Godwin's personal life was somewhat inappropriate for a minister and intending schoolmaster. He did not approve of the institution of marriage, but took the plunge when his lover, Mary Wollstonecraft, became pregnant: she already had an illegitimate child, Fanny Imlay (who committed suicide in 1816 at the age of 22), by an American merchant. Mary died in 1797, eleven days after being delivered of a daughter, also called Mary, who was destined to become famous in her own right as the wife of the poet Percy Bysshe Shelley and the creator of Frankenstein. Indeed, I suppose she could be regarded as an example of William Godwin's educational system, in which case the aristocracy of Epsom possibly missed a literary trick by cold-shouldering the school.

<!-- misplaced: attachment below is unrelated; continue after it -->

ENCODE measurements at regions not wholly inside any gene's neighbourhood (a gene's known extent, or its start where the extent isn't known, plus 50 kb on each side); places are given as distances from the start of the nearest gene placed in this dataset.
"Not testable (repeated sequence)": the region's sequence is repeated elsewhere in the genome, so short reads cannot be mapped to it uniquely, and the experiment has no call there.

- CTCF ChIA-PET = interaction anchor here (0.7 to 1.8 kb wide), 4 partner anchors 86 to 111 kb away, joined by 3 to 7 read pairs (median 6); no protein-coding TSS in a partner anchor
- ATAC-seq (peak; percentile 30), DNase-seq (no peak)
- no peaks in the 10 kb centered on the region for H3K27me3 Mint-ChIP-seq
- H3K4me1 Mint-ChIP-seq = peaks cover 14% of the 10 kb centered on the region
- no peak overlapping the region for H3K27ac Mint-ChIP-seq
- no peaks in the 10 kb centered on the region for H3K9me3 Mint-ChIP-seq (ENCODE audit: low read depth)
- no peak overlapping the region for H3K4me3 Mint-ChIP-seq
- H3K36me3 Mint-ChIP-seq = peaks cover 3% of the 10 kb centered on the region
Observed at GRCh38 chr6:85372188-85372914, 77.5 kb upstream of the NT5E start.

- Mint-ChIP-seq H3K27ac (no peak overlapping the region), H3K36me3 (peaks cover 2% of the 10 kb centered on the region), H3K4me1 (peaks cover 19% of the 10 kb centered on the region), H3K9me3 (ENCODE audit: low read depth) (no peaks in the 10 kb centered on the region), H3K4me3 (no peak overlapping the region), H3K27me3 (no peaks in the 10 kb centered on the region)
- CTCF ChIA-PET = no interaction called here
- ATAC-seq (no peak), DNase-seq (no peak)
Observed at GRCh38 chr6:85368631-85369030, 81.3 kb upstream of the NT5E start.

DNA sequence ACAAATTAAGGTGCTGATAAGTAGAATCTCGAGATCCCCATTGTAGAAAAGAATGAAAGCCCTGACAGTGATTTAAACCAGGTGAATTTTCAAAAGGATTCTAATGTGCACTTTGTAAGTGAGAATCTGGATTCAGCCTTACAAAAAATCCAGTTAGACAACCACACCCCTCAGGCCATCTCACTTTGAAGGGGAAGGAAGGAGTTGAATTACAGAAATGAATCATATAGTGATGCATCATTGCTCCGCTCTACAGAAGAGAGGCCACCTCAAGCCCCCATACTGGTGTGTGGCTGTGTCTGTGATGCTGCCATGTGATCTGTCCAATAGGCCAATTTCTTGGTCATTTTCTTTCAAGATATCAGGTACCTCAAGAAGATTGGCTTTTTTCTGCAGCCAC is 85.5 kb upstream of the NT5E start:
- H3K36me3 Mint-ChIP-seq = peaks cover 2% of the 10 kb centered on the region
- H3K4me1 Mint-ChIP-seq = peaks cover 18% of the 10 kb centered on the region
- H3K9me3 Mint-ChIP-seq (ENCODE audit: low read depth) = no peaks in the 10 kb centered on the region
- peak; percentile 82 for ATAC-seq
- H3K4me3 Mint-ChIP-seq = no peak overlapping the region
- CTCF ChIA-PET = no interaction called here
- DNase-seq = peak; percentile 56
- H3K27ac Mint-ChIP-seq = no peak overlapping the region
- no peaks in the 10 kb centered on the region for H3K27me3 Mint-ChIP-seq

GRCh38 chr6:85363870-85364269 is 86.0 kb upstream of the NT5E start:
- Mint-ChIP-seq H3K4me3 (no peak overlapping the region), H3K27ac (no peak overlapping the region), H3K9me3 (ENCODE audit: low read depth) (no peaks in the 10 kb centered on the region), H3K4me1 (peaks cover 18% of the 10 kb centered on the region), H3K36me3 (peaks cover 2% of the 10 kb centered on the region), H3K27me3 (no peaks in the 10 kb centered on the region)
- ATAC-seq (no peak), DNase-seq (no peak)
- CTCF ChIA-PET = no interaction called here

After the death of Mary Wollstonecraft Godwin actively sought a new wife and settled on Mary Jane Clairmont, a widow with two children. His brand of political thinking became increasingly unfashionable and he earned a living by writing and publishing all kinds of books and essays, including children's material, such as a version of 'Jack and the Beanstalk'. Towards the end of his life he accepted a government pension, the ultimate irony for someone of his views - but by then he was very strapped for cash. He died in 1836, more or less forgotten, but today he is recognised as a major influence on political thought.

Memorial to the Shelleys and Godwins in Christchurch Priory, Dorset.
Memorial to the Shelleys and Godwins in Christchurch Priory, Dorset.
Image source: Linda Jackson © 2013

Linda Jackson
December 2012